Two west Belfast men who admitted their involvement in a spate of burglaries on homes in the south of the city have each been jailed for 16 months.
Paul Francis Scott pleaded guilty to a total of five charges as a result of the break-ins last year.
Scott (34) of Glenbawn Park, Dunmurry, admitted to two counts of burglary with intent to steal, assault, burglary and attempted theft, and attempted burglary with intent to steal.
Co-accused Joseph Paul Scott of Glenbawn Square, Dunmurry, pleaded guilty to burglary with intent to steal and assaulting the male occupant of a flat.
The 39-year-old failed to appear for the sentencing hearing, with defence counsel Taylor Campbell telling Judge Geoffrey Miller QC: "I think he has taken cold feet.
"I don't think he will leave the jurisdiction, let alone Belfast, and I expect him to be picked up within the week."
The court issued an immediate bench warrant for his arrest.
Prosecuting counsel Philip Henry said all of the offences took place in the early hours of January 28, 2016 on four separate properties within the same locality of south Belfast.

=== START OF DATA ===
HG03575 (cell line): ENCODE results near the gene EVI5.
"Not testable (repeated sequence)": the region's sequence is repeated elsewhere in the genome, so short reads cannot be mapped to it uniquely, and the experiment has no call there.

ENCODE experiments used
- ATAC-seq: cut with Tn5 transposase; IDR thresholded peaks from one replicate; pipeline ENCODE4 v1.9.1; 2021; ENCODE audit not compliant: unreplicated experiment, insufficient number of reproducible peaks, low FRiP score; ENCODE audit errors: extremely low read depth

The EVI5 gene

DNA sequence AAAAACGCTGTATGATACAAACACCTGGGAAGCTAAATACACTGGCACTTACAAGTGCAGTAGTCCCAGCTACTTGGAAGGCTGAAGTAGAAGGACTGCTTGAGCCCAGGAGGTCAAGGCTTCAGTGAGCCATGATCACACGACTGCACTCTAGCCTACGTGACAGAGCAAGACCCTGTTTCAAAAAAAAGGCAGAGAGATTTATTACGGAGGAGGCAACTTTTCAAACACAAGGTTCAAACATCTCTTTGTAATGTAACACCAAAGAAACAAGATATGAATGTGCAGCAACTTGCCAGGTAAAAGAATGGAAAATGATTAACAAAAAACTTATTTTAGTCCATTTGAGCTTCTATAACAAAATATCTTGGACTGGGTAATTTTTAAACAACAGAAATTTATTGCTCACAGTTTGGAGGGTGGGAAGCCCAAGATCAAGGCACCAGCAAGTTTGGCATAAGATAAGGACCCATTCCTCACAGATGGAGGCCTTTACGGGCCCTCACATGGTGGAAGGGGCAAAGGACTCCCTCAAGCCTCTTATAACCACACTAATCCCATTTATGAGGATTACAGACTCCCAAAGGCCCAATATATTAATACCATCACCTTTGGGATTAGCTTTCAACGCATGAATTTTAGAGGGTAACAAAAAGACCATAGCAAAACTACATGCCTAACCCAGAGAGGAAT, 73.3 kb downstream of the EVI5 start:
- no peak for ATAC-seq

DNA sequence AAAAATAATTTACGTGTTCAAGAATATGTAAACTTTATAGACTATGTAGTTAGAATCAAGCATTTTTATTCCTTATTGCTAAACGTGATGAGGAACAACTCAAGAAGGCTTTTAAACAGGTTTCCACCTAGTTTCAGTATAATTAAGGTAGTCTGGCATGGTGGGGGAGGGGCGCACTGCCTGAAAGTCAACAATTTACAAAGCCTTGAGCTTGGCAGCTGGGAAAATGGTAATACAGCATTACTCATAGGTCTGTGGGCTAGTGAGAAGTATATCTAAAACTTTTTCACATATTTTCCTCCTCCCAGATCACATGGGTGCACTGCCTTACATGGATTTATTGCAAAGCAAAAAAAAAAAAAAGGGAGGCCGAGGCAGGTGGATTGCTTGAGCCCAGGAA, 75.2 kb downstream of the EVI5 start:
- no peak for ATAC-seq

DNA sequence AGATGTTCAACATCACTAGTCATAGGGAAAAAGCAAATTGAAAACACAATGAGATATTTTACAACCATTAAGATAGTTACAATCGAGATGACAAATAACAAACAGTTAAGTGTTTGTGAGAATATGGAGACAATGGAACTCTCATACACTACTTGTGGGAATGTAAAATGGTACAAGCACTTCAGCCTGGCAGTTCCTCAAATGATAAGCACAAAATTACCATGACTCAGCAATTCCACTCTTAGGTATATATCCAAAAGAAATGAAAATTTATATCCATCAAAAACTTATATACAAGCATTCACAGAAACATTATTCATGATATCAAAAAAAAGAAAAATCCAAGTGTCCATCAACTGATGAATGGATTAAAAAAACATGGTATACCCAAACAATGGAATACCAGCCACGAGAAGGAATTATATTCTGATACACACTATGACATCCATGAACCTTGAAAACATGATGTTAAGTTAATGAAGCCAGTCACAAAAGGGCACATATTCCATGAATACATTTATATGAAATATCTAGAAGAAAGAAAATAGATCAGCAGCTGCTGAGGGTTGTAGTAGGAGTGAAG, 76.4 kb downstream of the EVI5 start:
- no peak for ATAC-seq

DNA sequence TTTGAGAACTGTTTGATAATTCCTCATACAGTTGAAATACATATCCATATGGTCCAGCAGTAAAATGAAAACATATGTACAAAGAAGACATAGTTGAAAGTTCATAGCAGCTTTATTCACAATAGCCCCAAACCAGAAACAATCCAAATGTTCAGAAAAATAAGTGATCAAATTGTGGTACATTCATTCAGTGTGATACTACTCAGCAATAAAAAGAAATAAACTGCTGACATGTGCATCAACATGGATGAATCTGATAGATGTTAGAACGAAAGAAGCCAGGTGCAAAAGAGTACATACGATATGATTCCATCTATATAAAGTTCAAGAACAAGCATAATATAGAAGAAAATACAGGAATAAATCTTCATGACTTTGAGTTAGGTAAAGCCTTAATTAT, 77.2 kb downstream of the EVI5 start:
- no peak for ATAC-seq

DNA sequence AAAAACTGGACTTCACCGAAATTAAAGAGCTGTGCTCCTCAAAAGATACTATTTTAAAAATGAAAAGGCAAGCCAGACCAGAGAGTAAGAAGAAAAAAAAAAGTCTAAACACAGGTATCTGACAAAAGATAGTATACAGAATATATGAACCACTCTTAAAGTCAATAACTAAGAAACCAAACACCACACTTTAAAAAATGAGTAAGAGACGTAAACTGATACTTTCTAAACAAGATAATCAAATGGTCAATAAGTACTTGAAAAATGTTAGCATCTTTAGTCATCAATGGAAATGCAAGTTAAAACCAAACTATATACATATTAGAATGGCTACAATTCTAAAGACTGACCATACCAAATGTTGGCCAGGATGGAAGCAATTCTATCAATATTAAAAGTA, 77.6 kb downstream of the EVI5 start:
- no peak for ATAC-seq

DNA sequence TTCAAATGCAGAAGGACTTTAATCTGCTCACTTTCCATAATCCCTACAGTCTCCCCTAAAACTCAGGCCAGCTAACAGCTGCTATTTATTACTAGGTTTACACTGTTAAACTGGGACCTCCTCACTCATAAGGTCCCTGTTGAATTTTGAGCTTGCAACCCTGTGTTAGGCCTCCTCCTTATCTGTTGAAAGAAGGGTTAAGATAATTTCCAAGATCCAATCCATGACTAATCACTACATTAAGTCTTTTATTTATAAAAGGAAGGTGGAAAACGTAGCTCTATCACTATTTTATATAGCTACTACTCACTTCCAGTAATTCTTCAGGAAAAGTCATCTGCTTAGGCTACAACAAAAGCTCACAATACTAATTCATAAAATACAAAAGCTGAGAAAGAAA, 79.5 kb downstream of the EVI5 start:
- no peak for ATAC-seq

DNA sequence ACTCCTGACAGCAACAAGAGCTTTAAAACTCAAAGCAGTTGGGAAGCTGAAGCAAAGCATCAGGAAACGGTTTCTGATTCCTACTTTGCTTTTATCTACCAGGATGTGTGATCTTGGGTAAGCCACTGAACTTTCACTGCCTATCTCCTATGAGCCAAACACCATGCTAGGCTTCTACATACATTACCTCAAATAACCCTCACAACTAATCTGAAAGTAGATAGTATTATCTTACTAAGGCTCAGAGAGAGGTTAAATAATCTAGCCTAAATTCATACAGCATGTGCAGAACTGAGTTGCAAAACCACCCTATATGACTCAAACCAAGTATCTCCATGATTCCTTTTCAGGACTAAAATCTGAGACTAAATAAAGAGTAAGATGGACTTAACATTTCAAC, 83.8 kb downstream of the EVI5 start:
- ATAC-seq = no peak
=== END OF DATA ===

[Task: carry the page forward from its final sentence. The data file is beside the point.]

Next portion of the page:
The court heard one house was targeted in Camden Street and a further three homes were entered in Malone Avenue.
Police had been alerted by the occupiers and witnesses that up to four men were involved in the incidents which happened between 2.30 and 3.30am.
During one of the burglaries, Mr Henry said a female, who was home alone at the time, was "grabbed by the scuff of the neck" and thrown into a bedroom.
In another burglary, one of the four men who entered the house was spotted by the householder armed with a knife which he had taken from the kitchen.
At a flat in Malone Avenue, a man who was trying to complete his tax returns was assaulted by intruders.
Four men were later arrested by police after their descriptions were circulated. Two of those arrested were never charged as there was no forensic evidence to link them to the burglaries, the court was told.
Mr Henry said Paul Scott was forensically linked to two of the properties by footwear marks and also by DNA found on a discarded cigarette.
The court heard he had previous convictions for burglary with intent to steal and grievous bodily harm.
Defence counsel Martin Morgan said that while he accepted Paul Scott was involved in the burglaries, he stressed to the court that he "played no part" in the assaults on the victims.
"He didn't play as significant a role as others played in these four incidents. He should not be punished for the reprehensible actions of the other persons," he added.
Taylor Campbell, defence counsel for Joseph Scott, said the 39-year-old didn't remember the incidents as he suffered from epilepsy and a "blackout period of eight hours".
He added that although Scott had 52 previous convictions, the majority were committed between the ages of 18 and 22.
Judge Geoffrey Miller QC sentenced both defendants to 16 months in custody followed by a further 16 months on supervised licence after their release from prison.